I have it on good authority that Joel will be back in New York this coming month (November 2011) and for more news about Michael, check this out:

https://jazzlives.wordpress.com/2011/11/01/michael-kanan-and-friends-are-throwing-a-party-nov-6-2011/

SOUL / SEARCHING: JOEL PRESS and MICHAEL KANAN at SMALLS (Oct. 20, 2011)

I told both Michael Kanan (piano) and Joel Press (tenor and soprano saxophones) that I had been waiting a few years to hear them perform as a duo.  I knew that they had done this informally for twenty-five years in their respective studios and even appeared in public (probably in the Boston area) but I had always heard them in less intimate settings.  Last Thursday, October 20, 2011, I had my chance, and the music was memorable.

Michael is younger than Joel, whom he met when he was only seventeen or eighteen, and he looks up to the saxophonist with love and reverence — as a great melodic improviser, someone full of surprises, able to create new things on the most familiar standard.  But Joel, for his part, says he keeps learning from Michael — and hearing the depths and subtleties of Michael’s playing, it’s no hyperbole.

It would be very easy to skate over the surface of these familiar songs, but these two players know what it is to listen, to respond, to improvise.  It’s lovely to witness the deep, playful interchanges of artists so attuned to one another yet so able to take off on small experimental impulses.  Their friendship and telepathy imbue every note, every phrase.

Here is the first set of this magical evening at Smalls (138 West 10th Street, Greenwich Village, New York City).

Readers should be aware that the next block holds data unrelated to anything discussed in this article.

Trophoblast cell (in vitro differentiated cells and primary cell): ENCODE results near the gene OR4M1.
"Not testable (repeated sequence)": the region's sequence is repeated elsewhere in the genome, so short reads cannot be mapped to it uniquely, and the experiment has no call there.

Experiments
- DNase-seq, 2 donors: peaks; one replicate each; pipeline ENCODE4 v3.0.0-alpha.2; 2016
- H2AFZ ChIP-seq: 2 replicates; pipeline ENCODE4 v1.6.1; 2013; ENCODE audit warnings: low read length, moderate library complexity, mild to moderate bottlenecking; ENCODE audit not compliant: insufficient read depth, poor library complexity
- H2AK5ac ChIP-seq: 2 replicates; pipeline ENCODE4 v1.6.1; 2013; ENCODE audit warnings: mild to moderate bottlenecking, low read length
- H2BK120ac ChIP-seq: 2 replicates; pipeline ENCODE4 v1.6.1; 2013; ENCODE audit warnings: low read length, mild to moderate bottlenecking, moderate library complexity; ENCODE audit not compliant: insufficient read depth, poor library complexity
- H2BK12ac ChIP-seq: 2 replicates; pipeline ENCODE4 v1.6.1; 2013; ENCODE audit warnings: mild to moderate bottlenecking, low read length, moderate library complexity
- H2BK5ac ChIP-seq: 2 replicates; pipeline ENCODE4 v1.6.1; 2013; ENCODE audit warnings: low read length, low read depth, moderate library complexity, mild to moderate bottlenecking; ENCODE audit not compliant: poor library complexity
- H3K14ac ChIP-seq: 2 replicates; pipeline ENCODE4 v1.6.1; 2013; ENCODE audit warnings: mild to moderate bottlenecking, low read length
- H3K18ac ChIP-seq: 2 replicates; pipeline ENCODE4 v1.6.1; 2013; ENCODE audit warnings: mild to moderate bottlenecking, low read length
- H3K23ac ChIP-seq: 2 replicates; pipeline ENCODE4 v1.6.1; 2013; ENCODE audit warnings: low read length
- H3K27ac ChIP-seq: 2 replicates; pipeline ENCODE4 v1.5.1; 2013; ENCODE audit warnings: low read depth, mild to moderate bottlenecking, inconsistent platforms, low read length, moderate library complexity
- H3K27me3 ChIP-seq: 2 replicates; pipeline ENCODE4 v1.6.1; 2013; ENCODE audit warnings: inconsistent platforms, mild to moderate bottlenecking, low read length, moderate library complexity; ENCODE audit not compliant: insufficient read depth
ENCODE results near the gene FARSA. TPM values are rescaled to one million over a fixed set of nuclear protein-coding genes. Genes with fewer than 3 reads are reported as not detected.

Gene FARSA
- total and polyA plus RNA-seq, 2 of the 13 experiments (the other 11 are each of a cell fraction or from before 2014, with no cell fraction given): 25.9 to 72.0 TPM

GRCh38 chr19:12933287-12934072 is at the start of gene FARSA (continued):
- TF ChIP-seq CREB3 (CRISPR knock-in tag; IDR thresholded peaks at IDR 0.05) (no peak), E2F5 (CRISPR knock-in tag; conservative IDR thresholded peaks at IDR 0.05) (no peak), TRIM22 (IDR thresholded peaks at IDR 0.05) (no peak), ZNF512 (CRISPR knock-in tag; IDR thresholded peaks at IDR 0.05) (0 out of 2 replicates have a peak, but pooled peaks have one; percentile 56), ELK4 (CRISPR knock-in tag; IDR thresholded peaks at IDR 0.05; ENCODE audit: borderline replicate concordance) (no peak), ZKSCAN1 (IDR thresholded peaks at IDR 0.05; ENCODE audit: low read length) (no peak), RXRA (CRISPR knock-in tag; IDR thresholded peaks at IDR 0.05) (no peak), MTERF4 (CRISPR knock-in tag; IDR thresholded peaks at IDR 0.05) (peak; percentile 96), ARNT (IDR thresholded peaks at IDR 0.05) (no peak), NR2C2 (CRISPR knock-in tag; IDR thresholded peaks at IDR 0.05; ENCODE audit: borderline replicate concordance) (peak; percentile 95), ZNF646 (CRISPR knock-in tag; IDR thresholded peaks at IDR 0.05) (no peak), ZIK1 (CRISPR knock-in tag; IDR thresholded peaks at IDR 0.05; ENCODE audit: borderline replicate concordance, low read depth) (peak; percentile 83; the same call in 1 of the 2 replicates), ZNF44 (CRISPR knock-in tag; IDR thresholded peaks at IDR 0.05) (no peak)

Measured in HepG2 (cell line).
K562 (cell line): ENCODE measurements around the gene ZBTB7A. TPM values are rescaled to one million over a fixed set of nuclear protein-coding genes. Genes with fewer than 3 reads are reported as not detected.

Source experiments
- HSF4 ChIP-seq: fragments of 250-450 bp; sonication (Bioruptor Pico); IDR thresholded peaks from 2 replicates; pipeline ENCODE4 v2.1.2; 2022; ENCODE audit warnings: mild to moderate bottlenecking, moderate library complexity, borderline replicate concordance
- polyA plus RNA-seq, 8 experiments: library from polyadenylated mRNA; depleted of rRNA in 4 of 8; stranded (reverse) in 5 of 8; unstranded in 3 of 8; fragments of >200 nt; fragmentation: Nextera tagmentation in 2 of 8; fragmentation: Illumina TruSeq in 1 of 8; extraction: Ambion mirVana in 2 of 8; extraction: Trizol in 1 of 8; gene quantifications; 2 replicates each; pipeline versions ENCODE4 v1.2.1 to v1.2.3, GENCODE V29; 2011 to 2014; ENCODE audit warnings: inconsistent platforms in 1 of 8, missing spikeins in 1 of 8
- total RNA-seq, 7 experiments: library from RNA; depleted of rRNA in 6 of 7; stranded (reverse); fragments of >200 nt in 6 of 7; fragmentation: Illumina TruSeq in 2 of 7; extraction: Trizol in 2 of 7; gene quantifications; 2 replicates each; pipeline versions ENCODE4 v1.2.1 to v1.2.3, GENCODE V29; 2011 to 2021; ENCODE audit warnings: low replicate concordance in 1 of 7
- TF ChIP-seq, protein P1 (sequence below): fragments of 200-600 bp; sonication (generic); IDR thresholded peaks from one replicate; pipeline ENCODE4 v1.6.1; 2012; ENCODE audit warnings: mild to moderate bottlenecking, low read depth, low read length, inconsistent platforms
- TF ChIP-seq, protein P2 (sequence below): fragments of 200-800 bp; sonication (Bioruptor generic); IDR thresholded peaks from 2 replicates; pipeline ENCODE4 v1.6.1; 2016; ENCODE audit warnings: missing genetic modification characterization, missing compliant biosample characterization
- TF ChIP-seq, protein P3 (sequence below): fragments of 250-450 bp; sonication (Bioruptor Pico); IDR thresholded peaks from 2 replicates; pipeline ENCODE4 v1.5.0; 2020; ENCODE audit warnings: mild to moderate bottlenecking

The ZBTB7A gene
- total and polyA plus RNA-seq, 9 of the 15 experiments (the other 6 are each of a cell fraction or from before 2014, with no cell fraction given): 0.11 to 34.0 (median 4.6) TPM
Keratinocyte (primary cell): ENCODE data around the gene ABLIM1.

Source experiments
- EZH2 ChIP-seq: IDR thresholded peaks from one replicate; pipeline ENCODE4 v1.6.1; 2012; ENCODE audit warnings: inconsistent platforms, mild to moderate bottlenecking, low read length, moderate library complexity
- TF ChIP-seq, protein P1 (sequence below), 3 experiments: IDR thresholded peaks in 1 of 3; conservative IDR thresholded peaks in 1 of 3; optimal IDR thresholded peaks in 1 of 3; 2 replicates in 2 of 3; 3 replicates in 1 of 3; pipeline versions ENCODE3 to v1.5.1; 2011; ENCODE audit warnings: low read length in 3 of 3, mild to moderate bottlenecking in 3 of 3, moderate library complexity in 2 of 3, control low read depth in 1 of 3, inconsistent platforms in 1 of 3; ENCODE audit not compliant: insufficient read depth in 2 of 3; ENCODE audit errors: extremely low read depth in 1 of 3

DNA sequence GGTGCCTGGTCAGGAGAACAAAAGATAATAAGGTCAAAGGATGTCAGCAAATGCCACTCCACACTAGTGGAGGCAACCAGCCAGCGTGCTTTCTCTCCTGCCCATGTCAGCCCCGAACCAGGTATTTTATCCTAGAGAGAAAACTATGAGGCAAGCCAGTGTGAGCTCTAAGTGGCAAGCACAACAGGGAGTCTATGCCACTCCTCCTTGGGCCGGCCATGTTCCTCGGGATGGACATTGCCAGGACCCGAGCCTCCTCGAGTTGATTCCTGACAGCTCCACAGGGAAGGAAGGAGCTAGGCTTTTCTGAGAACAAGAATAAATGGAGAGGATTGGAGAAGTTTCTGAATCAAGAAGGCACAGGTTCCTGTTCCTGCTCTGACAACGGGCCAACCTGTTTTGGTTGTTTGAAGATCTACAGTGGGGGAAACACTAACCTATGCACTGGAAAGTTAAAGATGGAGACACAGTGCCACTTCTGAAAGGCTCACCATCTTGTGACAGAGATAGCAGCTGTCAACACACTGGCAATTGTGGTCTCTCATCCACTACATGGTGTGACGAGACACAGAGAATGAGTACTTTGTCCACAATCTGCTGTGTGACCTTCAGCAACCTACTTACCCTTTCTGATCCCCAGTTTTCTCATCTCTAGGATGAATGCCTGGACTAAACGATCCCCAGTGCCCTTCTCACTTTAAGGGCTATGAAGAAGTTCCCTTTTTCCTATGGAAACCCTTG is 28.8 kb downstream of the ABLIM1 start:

And this posting is especially for RDR, without whom it would have taken me much longer to hear and meet Joel and Michael . . .

GONE WITH THE WIND always makes me think of Ben Webster and Art Tatum, not a bad pair of heroic ancestors:

HOW’S THE HORN TREATING YOU? is both Joel’s whimsical memory of Steve Lacy, who would ask him this question as a greeting (the soprano saxophone is notoriously unforgiving) and an improvisation on I’M GETTING SENTIMENTAL OVER YOU:

A very lovely yet intense DON’T BLAME ME:

Truer words were never spoken: I HEAR A RHAPSODY:

SOMEBODY LOVES ME, the Gershwin standard (now right years old) that Joel begins, solo:

For Lester and Billie, in loving swing memory, FOOLIN’ MYSELF:

And a cheerful LIKE SOMEONE IN LOVE (at such a pretty tempo) to close off the first set:

More to come!

FLOATING LYRICISM: TIM LAUGHLIN, CONNIE JONES, CLINT BAKER, CHRIS DAWSON, MARTY EGGERS, KATIE CAVERA, HAL SMITH at SWEET AND HOT 2011 (Sept. 5, 2011)

The renowned jazz reedman Joel Press made a point last night at Smalls, in between-set conversation, of praising the clarinetist Tim Laughlin — someone whom I hadn’t heard in person before the Sweet and Hot Music Festival this last September.  And I agreed, enthusiastically.